Nebraska's Diverse Lands, Waters, and Wildlife
Nebraska is predominantly a prairie state comprised of tallgrass, mixed grass and shortgrass prairie. Approximately 40 percent of the state is in grasslands, about half of which occur in the Sandhills region, the largest grass-stabilized dune system in the western hemisphere. Roughly 4 percent of the state is wetlands and about 2 percent is forested, mostly along rivers and in the northwestern region of the state. Nebraska contains more than 12,000 miles of rivers and streams.
Nebraska's Planning Approach
The Natural Legacy Projects takes a habitat-based approach to conservation, identifying 40 biologically unique landscapes to help prioritize where conservation work can best be directed. These landscapes contain representative samples of each of the state’s natural communities and host the greatest known assemblage of biological diversity, including many populations of at-risk species.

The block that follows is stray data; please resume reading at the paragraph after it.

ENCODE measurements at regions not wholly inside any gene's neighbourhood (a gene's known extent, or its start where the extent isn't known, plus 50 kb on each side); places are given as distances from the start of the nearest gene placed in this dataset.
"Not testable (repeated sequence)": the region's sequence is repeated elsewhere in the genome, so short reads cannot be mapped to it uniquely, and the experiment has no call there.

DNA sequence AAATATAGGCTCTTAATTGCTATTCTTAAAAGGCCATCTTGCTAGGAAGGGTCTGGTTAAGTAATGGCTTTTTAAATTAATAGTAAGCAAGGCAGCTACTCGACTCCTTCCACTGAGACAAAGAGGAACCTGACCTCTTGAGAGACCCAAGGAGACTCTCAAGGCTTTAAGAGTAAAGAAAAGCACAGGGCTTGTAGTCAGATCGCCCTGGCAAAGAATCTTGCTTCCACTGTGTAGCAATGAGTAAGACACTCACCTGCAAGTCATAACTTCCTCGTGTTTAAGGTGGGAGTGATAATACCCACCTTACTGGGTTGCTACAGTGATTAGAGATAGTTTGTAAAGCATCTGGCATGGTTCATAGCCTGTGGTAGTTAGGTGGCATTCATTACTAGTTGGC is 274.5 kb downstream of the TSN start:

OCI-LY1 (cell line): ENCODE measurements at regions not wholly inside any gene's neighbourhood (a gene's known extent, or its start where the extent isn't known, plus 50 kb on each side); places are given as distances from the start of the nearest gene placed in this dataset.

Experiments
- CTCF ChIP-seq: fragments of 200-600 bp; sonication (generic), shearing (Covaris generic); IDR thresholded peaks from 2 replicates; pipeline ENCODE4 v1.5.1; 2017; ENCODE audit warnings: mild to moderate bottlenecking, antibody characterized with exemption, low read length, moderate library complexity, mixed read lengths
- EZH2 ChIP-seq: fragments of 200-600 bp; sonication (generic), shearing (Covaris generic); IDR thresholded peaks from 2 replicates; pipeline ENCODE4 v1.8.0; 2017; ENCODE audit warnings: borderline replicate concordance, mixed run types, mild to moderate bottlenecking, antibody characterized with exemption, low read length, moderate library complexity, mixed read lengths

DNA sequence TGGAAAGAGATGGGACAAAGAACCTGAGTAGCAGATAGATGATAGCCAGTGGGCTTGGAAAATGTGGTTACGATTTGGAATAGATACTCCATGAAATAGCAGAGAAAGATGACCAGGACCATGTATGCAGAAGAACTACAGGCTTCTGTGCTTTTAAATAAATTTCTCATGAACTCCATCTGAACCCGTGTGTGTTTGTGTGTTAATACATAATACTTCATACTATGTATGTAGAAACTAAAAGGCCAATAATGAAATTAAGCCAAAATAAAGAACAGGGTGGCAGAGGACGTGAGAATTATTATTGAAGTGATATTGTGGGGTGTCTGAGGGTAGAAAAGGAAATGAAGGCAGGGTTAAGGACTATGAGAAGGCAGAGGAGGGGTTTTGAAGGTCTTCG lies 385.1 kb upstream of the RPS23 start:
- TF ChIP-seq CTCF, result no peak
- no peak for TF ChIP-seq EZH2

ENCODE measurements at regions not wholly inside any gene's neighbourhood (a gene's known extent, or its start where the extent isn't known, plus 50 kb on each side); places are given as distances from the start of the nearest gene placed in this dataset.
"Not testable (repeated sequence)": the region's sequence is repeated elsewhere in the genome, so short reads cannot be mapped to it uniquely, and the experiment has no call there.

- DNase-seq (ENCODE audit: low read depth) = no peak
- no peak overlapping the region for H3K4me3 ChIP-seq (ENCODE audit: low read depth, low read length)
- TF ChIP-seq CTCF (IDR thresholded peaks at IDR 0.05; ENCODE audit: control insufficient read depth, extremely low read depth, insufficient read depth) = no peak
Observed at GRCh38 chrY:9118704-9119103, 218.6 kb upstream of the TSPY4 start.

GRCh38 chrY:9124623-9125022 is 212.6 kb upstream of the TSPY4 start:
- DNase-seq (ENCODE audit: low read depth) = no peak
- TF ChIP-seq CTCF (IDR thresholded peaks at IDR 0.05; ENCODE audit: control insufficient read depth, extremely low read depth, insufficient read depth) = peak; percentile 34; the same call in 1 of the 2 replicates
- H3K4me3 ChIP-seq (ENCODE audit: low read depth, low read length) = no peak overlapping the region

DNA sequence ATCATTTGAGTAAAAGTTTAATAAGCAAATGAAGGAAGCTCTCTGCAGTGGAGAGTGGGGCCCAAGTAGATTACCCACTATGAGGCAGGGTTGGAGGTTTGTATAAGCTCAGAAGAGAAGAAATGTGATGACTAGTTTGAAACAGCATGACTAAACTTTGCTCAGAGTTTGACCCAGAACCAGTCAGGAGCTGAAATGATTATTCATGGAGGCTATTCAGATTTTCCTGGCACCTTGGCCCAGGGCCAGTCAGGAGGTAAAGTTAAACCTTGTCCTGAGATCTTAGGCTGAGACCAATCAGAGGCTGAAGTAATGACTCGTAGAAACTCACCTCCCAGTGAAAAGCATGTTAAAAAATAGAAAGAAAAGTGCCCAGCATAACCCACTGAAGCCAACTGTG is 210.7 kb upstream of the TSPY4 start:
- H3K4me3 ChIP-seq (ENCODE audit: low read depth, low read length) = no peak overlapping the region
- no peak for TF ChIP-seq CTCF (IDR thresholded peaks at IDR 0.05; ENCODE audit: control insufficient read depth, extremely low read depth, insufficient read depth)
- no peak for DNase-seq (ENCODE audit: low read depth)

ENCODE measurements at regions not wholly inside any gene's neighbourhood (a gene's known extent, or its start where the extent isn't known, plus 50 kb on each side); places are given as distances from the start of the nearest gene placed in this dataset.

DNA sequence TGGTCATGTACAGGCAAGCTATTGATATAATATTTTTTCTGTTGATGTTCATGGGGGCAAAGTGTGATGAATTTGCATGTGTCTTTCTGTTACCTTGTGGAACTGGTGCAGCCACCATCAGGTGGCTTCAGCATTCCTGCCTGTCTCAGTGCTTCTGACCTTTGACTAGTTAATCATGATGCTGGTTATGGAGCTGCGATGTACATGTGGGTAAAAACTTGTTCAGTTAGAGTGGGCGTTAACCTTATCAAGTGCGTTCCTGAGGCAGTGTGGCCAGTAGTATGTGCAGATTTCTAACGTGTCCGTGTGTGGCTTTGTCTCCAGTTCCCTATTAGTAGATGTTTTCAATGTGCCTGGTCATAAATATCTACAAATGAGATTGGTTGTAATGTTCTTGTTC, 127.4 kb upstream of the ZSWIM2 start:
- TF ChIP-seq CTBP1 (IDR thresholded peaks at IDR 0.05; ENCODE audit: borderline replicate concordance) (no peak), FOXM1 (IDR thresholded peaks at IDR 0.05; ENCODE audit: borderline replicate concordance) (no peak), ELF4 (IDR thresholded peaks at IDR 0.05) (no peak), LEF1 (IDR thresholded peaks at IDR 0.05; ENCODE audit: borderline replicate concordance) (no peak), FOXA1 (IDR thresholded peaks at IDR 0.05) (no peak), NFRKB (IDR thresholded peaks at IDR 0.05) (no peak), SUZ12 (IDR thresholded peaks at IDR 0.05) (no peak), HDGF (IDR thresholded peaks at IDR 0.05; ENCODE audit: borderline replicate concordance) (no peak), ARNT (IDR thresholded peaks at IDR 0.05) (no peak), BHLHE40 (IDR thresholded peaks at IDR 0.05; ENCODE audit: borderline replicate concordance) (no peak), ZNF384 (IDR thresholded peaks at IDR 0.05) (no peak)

Working Together for Nebraska's Wildlife
The Natural Legacy Partnership Team, made up of twenty of the state’s major conservation and agricultural partners, was assembled at the outset to develop a public input process and guiding principles, as well as to develop a shared responsibility for conserving biodiversity. Since most of the state is under private ownership, it was agreed that conservation actions would focus on working lands, be voluntary and incentive-based, and be implemented using a local, community-based approach.
March 2007 Nebraska Media Tour Coverage
Coverage of Teaming with Wildlife's March 2007 media tour of the sandhill crane migration in Kearney, Nebraska by KHAS-TV. This clip includes interviews of Mark Humpert of the Nebraska Game and Parks Commission and Naomi Edelson of the Association of Fish and Wildlife Agencies.
- Summary of Nebraska Natural Legacy Project (.pdf, 253 KB)
- Nebraska Natural Legacy Project Web Site